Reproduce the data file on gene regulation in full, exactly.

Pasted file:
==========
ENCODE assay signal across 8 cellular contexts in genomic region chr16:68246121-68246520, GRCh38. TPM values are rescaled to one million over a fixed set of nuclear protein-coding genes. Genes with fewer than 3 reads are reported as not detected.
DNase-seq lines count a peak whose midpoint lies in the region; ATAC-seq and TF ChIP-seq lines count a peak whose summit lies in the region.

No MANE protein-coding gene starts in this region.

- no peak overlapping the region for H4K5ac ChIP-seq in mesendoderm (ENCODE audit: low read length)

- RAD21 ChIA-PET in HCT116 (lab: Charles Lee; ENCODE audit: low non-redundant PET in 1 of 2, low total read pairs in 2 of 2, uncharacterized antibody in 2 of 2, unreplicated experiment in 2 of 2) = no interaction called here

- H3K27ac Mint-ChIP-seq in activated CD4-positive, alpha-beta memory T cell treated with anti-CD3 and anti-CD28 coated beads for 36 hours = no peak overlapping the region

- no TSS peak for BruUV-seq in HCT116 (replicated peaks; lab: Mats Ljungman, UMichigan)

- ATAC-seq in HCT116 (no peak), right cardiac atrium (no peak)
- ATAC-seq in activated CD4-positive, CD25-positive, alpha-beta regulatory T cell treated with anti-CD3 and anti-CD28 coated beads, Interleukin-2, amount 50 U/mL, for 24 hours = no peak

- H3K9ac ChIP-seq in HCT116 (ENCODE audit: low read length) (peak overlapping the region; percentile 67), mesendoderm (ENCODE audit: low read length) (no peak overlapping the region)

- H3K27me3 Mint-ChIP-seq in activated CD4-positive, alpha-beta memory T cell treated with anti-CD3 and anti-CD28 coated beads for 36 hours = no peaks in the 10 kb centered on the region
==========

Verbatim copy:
ENCODE assay signal across 8 cellular contexts in genomic region chr16:68246121-68246520, GRCh38. TPM values are rescaled to one million over a fixed set of nuclear protein-coding genes. Genes with fewer than 3 reads are reported as not detected.
DNase-seq lines count a peak whose midpoint lies in the region; ATAC-seq and TF ChIP-seq lines count a peak whose summit lies in the region.

No MANE protein-coding gene starts in this region.

- no peak overlapping the region for H4K5ac ChIP-seq in mesendoderm (ENCODE audit: low read length)

- RAD21 ChIA-PET in HCT116 (lab: Charles Lee; ENCODE audit: low non-redundant PET in 1 of 2, low total read pairs in 2 of 2, uncharacterized antibody in 2 of 2, unreplicated experiment in 2 of 2) = no interaction called here

- H3K27ac Mint-ChIP-seq in activated CD4-positive, alpha-beta memory T cell treated with anti-CD3 and anti-CD28 coated beads for 36 hours = no peak overlapping the region

- no TSS peak for BruUV-seq in HCT116 (replicated peaks; lab: Mats Ljungman, UMichigan)

- ATAC-seq in HCT116 (no peak), right cardiac atrium (no peak)
- ATAC-seq in activated CD4-positive, CD25-positive, alpha-beta regulatory T cell treated with anti-CD3 and anti-CD28 coated beads, Interleukin-2, amount 50 U/mL, for 24 hours = no peak

- H3K9ac ChIP-seq in HCT116 (ENCODE audit: low read length) (peak overlapping the region; percentile 67), mesendoderm (ENCODE audit: low read length) (no peak overlapping the region)

- H3K27me3 Mint-ChIP-seq in activated CD4-positive, alpha-beta memory T cell treated with anti-CD3 and anti-CD28 coated beads for 36 hours = no peaks in the 10 kb centered on the region